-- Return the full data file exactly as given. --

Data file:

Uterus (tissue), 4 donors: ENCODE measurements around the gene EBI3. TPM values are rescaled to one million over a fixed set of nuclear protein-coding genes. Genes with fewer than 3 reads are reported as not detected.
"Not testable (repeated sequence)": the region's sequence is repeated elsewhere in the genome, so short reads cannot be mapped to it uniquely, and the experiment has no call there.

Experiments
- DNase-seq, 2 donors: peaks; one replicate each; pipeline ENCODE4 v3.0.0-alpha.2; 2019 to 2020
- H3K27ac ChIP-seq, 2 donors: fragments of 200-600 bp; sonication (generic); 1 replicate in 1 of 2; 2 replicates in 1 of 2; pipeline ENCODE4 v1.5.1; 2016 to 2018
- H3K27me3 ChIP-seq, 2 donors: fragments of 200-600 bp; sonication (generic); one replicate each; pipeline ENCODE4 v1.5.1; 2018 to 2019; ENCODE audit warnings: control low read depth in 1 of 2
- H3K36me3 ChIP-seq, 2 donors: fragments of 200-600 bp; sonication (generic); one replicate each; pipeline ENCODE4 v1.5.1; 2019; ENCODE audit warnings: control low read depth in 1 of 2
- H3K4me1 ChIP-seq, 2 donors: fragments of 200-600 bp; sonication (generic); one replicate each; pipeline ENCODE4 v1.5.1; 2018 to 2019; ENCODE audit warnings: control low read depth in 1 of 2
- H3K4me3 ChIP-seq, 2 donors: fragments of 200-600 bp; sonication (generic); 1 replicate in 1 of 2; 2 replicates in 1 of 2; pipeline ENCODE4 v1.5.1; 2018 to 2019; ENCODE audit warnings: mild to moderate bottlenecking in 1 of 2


Uterus (tissue), 4 donors: ENCODE measurements around the gene EBI3. TPM values are rescaled to one million over a fixed set of nuclear protein-coding genes. Genes with fewer than 3 reads are reported as not detected.
"Not testable (repeated sequence)": the region's sequence is repeated elsewhere in the genome, so short reads cannot be mapped to it uniquely, and the experiment has no call there.

Experiments
- DNase-seq, 2 donors: peaks; one replicate each; pipeline ENCODE4 v3.0.0-alpha.2; 2019 to 2020
- H3K27ac ChIP-seq, 2 donors: fragments of 200-600 bp; sonication (generic); 1 replicate in 1 of 2; 2 replicates in 1 of 2; pipeline ENCODE4 v1.5.1; 2016 to 2018
- H3K27me3 ChIP-seq, 2 donors: fragments of 200-600 bp; sonication (generic); one replicate each; pipeline ENCODE4 v1.5.1; 2018 to 2019; ENCODE audit warnings: control low read depth in 1 of 2
- H3K36me3 ChIP-seq, 2 donors: fragments of 200-600 bp; sonication (generic); one replicate each; pipeline ENCODE4 v1.5.1; 2019; ENCODE audit warnings: control low read depth in 1 of 2
- H3K4me1 ChIP-seq, 2 donors: fragments of 200-600 bp; sonication (generic); one replicate each; pipeline ENCODE4 v1.5.1; 2018 to 2019; ENCODE audit warnings: control low read depth in 1 of 2
- H3K4me3 ChIP-seq, 2 donors: fragments of 200-600 bp; sonication (generic); 1 replicate in 1 of 2; 2 replicates in 1 of 2; pipeline ENCODE4 v1.5.1; 2018 to 2019; ENCODE audit warnings: mild to moderate bottlenecking in 1 of 2